Lexmark has announced the launch of its 2009 all-in-one inkjet range aimed at small to medium businesses, with eight new models available in the U.S. from September 1st, three of which will be web-connected touch screen printers. The new all-in-ones will also be the first to feature wireless connectivity as standard across the entire range.
Details of performance and specification have yet to be released, although Lexmark has given details of a number of "soft" features it obviously hopes will tempt buyers. The new printers will allow group faxing and scan to e-mail templates, plus other, unspecified features designed to customise workflow and create shortcuts. It will also be possible to scan ID cards and print both sides on a single sheet of paper or scan in a business card and upload the contact information to a commonly used address book application, such as Microsoft Outlook. The new Eco Mode setting automates double-sided printing, faxing and copying at the touch of a button to save paper and energy.
What about the web features? Well, unlike HP, which uses a series of downloadable apps from the likes of Google to connect its printer to the web, Lexmark's printers will provide direct access to RSS feeds. These can viewed on the printer's 4.3in touch screen or e-mailed from the printer to PC.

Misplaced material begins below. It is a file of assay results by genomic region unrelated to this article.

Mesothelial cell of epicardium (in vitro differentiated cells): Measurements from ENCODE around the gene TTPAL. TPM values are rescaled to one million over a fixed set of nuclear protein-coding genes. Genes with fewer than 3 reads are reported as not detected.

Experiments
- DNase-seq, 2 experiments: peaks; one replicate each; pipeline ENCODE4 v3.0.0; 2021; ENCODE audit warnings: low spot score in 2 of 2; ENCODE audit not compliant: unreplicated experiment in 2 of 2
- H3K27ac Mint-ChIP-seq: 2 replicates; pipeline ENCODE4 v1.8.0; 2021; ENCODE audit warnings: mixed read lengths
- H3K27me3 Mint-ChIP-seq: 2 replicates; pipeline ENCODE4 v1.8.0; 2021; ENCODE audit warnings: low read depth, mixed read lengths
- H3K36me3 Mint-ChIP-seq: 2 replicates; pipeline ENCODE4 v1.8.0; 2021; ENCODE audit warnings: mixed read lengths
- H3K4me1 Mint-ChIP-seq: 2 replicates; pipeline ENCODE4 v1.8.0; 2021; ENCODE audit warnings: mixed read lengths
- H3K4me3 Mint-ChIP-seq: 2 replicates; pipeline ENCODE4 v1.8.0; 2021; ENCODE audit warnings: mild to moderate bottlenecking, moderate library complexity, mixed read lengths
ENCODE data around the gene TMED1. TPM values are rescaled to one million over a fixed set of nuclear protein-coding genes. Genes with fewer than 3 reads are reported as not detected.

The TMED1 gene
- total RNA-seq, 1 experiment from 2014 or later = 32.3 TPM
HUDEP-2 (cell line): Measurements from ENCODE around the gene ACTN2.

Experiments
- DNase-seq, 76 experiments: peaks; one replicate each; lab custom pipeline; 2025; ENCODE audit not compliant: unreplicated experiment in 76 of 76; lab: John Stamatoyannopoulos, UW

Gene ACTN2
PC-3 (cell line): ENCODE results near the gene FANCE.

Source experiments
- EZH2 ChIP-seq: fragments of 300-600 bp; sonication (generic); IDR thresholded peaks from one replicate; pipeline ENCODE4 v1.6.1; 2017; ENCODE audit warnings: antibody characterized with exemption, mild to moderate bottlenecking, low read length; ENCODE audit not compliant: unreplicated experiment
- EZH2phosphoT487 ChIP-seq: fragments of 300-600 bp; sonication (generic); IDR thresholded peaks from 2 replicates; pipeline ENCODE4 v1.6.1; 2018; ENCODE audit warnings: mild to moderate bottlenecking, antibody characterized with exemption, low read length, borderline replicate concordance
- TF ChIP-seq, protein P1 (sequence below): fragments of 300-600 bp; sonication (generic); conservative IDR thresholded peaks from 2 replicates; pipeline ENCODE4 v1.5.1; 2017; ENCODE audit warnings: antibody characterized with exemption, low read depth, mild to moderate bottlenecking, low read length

Prices will range from $199 to $399 when the printers are launched in the U.S., although there is currently no word on U.K. launch or pricing. Lexmark have left many questions unanswered and the lack of any detailed information doesn’t exactly fill us with confidence. The biggest question Lexmark needs to answer, though, is "Why?". Printer manufacturers seem to be obsessed with solving problems or fulfilling needs that don't exist. HP believes that we’re desperate to print maps, calendars, Sudoku puzzles and colouring pages without going through the browsers on our PCs and now Lexmark thinks we need access to the news headlines while we're stood at the printer. There are so many RSS readers available it seems incredible that Lexmark thinks anyone will bother using a printer to keep up to date with their feeds.
Consumers want printers that are cost effective to buy and run, reliable, good quality and easy to use. In the current economic climate it’s hard to imagine anyone paying extra for a printer which offers functionality they can already get through their PC.
by Anthony Morgan